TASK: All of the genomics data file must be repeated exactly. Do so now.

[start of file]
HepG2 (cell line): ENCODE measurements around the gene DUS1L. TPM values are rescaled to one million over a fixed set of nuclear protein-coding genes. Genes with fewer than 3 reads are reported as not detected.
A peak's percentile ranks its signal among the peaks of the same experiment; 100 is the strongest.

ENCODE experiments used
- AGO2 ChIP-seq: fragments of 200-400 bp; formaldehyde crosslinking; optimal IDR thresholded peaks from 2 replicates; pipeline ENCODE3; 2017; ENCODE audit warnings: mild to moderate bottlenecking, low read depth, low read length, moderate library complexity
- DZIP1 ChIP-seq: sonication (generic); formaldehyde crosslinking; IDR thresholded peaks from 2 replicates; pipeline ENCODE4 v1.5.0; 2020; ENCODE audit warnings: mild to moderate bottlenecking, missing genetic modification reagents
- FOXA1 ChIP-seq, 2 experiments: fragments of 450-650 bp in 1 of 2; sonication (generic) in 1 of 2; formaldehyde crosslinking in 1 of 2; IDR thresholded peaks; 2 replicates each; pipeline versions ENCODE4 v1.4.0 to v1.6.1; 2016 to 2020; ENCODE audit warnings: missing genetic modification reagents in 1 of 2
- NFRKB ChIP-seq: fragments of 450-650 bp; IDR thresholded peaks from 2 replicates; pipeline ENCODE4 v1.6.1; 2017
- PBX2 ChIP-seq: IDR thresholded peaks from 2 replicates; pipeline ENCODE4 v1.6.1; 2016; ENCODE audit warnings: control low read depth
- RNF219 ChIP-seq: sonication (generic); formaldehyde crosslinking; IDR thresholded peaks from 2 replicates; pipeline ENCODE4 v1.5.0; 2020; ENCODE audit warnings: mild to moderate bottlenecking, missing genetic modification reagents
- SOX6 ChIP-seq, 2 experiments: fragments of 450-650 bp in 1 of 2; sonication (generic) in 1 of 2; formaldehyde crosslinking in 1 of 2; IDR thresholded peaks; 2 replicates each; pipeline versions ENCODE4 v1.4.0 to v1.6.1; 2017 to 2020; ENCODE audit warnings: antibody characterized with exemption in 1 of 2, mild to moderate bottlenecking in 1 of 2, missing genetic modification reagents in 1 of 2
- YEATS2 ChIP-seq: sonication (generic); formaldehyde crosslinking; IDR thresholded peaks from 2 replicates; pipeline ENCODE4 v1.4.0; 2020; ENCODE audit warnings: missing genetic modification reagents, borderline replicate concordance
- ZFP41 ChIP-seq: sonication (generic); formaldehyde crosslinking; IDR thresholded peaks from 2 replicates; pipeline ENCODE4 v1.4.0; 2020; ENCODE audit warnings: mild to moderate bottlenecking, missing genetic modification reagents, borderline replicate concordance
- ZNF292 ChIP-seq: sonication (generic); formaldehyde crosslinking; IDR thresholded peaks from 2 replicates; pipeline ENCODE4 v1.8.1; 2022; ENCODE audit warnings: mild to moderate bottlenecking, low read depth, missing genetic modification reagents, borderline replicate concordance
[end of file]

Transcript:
HepG2 (cell line): ENCODE measurements around the gene DUS1L. TPM values are rescaled to one million over a fixed set of nuclear protein-coding genes. Genes with fewer than 3 reads are reported as not detected.
A peak's percentile ranks its signal among the peaks of the same experiment; 100 is the strongest.

ENCODE experiments used
- AGO2 ChIP-seq: fragments of 200-400 bp; formaldehyde crosslinking; optimal IDR thresholded peaks from 2 replicates; pipeline ENCODE3; 2017; ENCODE audit warnings: mild to moderate bottlenecking, low read depth, low read length, moderate library complexity
- DZIP1 ChIP-seq: sonication (generic); formaldehyde crosslinking; IDR thresholded peaks from 2 replicates; pipeline ENCODE4 v1.5.0; 2020; ENCODE audit warnings: mild to moderate bottlenecking, missing genetic modification reagents
- FOXA1 ChIP-seq, 2 experiments: fragments of 450-650 bp in 1 of 2; sonication (generic) in 1 of 2; formaldehyde crosslinking in 1 of 2; IDR thresholded peaks; 2 replicates each; pipeline versions ENCODE4 v1.4.0 to v1.6.1; 2016 to 2020; ENCODE audit warnings: missing genetic modification reagents in 1 of 2
- NFRKB ChIP-seq: fragments of 450-650 bp; IDR thresholded peaks from 2 replicates; pipeline ENCODE4 v1.6.1; 2017
- PBX2 ChIP-seq: IDR thresholded peaks from 2 replicates; pipeline ENCODE4 v1.6.1; 2016; ENCODE audit warnings: control low read depth
- RNF219 ChIP-seq: sonication (generic); formaldehyde crosslinking; IDR thresholded peaks from 2 replicates; pipeline ENCODE4 v1.5.0; 2020; ENCODE audit warnings: mild to moderate bottlenecking, missing genetic modification reagents
- SOX6 ChIP-seq, 2 experiments: fragments of 450-650 bp in 1 of 2; sonication (generic) in 1 of 2; formaldehyde crosslinking in 1 of 2; IDR thresholded peaks; 2 replicates each; pipeline versions ENCODE4 v1.4.0 to v1.6.1; 2017 to 2020; ENCODE audit warnings: antibody characterized with exemption in 1 of 2, mild to moderate bottlenecking in 1 of 2, missing genetic modification reagents in 1 of 2
- YEATS2 ChIP-seq: sonication (generic); formaldehyde crosslinking; IDR thresholded peaks from 2 replicates; pipeline ENCODE4 v1.4.0; 2020; ENCODE audit warnings: missing genetic modification reagents, borderline replicate concordance
- ZFP41 ChIP-seq: sonication (generic); formaldehyde crosslinking; IDR thresholded peaks from 2 replicates; pipeline ENCODE4 v1.4.0; 2020; ENCODE audit warnings: mild to moderate bottlenecking, missing genetic modification reagents, borderline replicate concordance
- ZNF292 ChIP-seq: sonication (generic); formaldehyde crosslinking; IDR thresholded peaks from 2 replicates; pipeline ENCODE4 v1.8.1; 2022; ENCODE audit warnings: mild to moderate bottlenecking, low read depth, missing genetic modification reagents, borderline replicate concordance